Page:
The 1-inch-square external display is bigger than the screen on the V360, but sadly, it remains monochrome so there's no support for photo caller ID. It shows the date, the time, battery life, signal strength, and the phone number called ID, but no display options are customizable. Above the display is the camera lens, but the V365 lacks a flash and a self-portrait mirror.
A small speaker sits on the rear face of the V365. It's not an ideal location, but we're more displeased that Moto stuck the MicroSD card slot behind the battery cover. Surely on such a beefy phone Motorola could have found a better place for it. The voice-command button sits on the right spine just above the mini USB/charger port, while the PTT button and a small volume rocker rest on the left spine above the headset jack. Thankfully, the V365 doesn't use a proprietary connection.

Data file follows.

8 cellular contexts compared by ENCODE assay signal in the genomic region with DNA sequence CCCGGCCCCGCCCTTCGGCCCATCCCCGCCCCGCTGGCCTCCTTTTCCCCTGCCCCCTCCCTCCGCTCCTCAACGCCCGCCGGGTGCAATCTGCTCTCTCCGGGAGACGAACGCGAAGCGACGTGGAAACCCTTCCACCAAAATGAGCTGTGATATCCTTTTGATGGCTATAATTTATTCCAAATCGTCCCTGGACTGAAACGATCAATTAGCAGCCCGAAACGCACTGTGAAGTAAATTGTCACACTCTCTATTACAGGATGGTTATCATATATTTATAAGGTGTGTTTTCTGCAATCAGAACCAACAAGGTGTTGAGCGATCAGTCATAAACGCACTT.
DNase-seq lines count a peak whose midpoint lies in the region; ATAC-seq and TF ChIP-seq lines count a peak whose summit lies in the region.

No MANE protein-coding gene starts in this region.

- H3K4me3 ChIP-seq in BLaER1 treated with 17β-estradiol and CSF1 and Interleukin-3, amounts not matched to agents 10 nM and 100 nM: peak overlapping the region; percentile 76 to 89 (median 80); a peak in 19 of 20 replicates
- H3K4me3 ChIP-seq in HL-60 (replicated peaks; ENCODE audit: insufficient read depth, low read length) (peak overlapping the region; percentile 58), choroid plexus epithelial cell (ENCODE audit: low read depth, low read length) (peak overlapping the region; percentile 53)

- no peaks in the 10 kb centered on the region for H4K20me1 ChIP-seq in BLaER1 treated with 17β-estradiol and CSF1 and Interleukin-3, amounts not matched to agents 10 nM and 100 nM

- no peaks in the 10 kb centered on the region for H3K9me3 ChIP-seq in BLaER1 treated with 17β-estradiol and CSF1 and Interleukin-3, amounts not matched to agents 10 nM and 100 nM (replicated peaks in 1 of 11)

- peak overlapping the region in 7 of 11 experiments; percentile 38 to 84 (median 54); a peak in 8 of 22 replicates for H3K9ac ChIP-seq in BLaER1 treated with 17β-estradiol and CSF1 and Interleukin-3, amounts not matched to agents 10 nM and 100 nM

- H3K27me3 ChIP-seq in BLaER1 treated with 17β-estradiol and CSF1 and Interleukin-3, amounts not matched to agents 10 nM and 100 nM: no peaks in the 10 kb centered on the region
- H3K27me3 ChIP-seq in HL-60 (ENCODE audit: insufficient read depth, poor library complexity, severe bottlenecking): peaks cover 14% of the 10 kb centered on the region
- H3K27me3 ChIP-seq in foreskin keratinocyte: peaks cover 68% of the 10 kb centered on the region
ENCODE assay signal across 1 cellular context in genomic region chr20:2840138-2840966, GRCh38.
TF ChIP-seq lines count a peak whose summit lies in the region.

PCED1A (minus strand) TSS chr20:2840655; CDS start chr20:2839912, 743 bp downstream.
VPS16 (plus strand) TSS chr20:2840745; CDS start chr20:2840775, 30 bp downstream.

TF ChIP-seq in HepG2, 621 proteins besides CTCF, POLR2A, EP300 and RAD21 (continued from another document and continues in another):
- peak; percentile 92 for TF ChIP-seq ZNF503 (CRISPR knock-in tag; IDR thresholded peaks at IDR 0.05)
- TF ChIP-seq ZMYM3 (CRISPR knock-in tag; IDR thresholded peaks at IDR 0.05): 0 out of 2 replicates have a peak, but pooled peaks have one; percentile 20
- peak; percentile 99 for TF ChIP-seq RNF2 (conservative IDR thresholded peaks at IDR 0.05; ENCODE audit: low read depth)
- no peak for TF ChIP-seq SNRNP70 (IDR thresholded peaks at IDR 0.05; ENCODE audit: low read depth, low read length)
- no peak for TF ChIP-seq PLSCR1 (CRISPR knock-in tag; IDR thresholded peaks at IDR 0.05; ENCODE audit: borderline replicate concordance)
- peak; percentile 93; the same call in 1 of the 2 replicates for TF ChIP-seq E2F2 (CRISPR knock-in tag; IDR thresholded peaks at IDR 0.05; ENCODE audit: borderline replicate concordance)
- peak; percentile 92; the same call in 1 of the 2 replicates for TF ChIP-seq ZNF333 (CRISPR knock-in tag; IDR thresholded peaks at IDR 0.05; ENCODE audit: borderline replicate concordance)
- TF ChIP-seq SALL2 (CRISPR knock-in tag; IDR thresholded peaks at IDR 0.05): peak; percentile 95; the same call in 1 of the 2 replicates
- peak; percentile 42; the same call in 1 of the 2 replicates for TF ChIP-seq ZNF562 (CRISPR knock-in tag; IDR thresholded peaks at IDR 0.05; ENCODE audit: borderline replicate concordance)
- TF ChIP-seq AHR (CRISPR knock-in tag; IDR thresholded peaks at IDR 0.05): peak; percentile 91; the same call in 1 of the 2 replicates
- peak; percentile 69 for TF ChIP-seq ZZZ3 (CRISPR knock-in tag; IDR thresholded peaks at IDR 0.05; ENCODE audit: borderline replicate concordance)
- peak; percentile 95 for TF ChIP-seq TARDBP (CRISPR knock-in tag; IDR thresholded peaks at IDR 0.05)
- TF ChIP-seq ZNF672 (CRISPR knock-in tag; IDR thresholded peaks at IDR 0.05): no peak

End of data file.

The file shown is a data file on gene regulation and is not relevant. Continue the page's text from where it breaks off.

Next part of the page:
The 1.8-inch internal display (176x220 pixels) is typical Motorola. It supports 65,000 colors, which is quite adequate for most uses, but we wish Motorola would embrace 262,000-color resolutions on more of its midrange handsets. You can change the display's brightness and the backlight time, but the font size is fixed. Also, we hope Motorola updates its stodgy menu interface soon. The navigation array is set a good distance from the display due to the oversized hinge, but it's tactile and easy to use. A five-way toggle is your primary tool, and you also get two soft keys, a dedicated menu button, and the Talk and End/power controls. Both the toggle and the soft keys can be set as shortcuts to user-defined functions. Finishing the array are shortcut keys for the camera and Cingular's Internet service. The only thing missing is a dedicated back/clear key, but we're used to that omission on Moto phones. The keypad buttons are large and well spaced, and we like that they're raised above the surface of the phone. They also have a bright backlighting for dialing in the dark. The Motorola V360's feature set is soundly midrange. Though it adds some goodies not available on the V557 or the V360, it contains few surprises. The phone book holds a hefty 1,000 contacts, with room in each entry for six phone numbers, a street address, a birth date, and a nickname (the SIM card holds an additional 250 contacts). You can organize callers into groups and assign them any of 14 polyphonic (24-chord) ring tones for caller ID. You can pair them with a photo as well, but remember the images won't appear on the external display. Basic features include a vibrate mode, text and multimedia messaging, a calculator, a datebook, and an alarm clock. Beyond the essentials, the V365 also offers full Bluetooth, support for Cingular's PTT network, a speakerphone (usable after you place the call), e-mail, and instant messaging, as well as voice commands and dialing.